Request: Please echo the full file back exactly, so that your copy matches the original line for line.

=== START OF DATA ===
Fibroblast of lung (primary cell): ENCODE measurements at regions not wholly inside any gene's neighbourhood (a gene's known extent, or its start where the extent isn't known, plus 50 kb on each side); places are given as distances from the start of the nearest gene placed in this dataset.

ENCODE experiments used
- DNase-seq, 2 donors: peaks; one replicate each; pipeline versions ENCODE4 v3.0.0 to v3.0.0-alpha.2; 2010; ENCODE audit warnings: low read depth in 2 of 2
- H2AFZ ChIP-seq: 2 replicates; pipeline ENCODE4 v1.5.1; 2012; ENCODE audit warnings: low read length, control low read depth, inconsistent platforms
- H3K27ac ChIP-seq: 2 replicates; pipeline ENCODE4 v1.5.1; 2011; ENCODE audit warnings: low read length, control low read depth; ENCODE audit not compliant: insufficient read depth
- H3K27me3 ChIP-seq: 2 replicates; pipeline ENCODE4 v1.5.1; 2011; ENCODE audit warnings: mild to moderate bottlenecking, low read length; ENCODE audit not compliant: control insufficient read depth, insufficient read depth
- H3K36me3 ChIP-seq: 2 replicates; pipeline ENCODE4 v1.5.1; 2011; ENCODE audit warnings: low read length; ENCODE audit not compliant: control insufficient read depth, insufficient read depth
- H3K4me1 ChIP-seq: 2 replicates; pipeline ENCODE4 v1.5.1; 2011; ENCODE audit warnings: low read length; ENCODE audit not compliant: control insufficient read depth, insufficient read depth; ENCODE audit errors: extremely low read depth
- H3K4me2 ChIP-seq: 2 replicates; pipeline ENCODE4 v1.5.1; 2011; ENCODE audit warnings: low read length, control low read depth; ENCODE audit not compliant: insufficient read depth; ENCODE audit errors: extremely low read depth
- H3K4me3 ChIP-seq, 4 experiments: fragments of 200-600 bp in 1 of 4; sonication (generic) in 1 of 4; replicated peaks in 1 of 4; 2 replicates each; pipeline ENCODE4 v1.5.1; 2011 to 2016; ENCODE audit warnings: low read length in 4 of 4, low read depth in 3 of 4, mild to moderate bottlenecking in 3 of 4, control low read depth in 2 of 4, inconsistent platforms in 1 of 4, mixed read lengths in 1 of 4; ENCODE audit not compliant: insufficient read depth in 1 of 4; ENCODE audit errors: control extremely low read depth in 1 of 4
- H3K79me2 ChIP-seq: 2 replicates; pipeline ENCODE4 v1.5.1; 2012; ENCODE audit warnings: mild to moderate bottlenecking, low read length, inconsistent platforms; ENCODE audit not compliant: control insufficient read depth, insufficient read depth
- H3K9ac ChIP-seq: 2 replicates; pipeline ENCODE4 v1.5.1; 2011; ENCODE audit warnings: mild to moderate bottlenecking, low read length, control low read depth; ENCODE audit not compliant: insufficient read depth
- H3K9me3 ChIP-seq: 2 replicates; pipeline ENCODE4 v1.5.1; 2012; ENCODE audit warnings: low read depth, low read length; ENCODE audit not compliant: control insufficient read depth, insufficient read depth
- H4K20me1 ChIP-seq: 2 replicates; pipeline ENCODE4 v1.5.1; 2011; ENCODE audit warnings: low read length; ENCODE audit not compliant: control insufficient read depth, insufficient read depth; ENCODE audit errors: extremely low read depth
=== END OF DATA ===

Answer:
Fibroblast of lung (primary cell): ENCODE measurements at regions not wholly inside any gene's neighbourhood (a gene's known extent, or its start where the extent isn't known, plus 50 kb on each side); places are given as distances from the start of the nearest gene placed in this dataset.

ENCODE experiments used
- DNase-seq, 2 donors: peaks; one replicate each; pipeline versions ENCODE4 v3.0.0 to v3.0.0-alpha.2; 2010; ENCODE audit warnings: low read depth in 2 of 2
- H2AFZ ChIP-seq: 2 replicates; pipeline ENCODE4 v1.5.1; 2012; ENCODE audit warnings: low read length, control low read depth, inconsistent platforms
- H3K27ac ChIP-seq: 2 replicates; pipeline ENCODE4 v1.5.1; 2011; ENCODE audit warnings: low read length, control low read depth; ENCODE audit not compliant: insufficient read depth
- H3K27me3 ChIP-seq: 2 replicates; pipeline ENCODE4 v1.5.1; 2011; ENCODE audit warnings: mild to moderate bottlenecking, low read length; ENCODE audit not compliant: control insufficient read depth, insufficient read depth
- H3K36me3 ChIP-seq: 2 replicates; pipeline ENCODE4 v1.5.1; 2011; ENCODE audit warnings: low read length; ENCODE audit not compliant: control insufficient read depth, insufficient read depth
- H3K4me1 ChIP-seq: 2 replicates; pipeline ENCODE4 v1.5.1; 2011; ENCODE audit warnings: low read length; ENCODE audit not compliant: control insufficient read depth, insufficient read depth; ENCODE audit errors: extremely low read depth
- H3K4me2 ChIP-seq: 2 replicates; pipeline ENCODE4 v1.5.1; 2011; ENCODE audit warnings: low read length, control low read depth; ENCODE audit not compliant: insufficient read depth; ENCODE audit errors: extremely low read depth
- H3K4me3 ChIP-seq, 4 experiments: fragments of 200-600 bp in 1 of 4; sonication (generic) in 1 of 4; replicated peaks in 1 of 4; 2 replicates each; pipeline ENCODE4 v1.5.1; 2011 to 2016; ENCODE audit warnings: low read length in 4 of 4, low read depth in 3 of 4, mild to moderate bottlenecking in 3 of 4, control low read depth in 2 of 4, inconsistent platforms in 1 of 4, mixed read lengths in 1 of 4; ENCODE audit not compliant: insufficient read depth in 1 of 4; ENCODE audit errors: control extremely low read depth in 1 of 4
- H3K79me2 ChIP-seq: 2 replicates; pipeline ENCODE4 v1.5.1; 2012; ENCODE audit warnings: mild to moderate bottlenecking, low read length, inconsistent platforms; ENCODE audit not compliant: control insufficient read depth, insufficient read depth
- H3K9ac ChIP-seq: 2 replicates; pipeline ENCODE4 v1.5.1; 2011; ENCODE audit warnings: mild to moderate bottlenecking, low read length, control low read depth; ENCODE audit not compliant: insufficient read depth
- H3K9me3 ChIP-seq: 2 replicates; pipeline ENCODE4 v1.5.1; 2012; ENCODE audit warnings: low read depth, low read length; ENCODE audit not compliant: control insufficient read depth, insufficient read depth
- H4K20me1 ChIP-seq: 2 replicates; pipeline ENCODE4 v1.5.1; 2011; ENCODE audit warnings: low read length; ENCODE audit not compliant: control insufficient read depth, insufficient read depth; ENCODE audit errors: extremely low read depth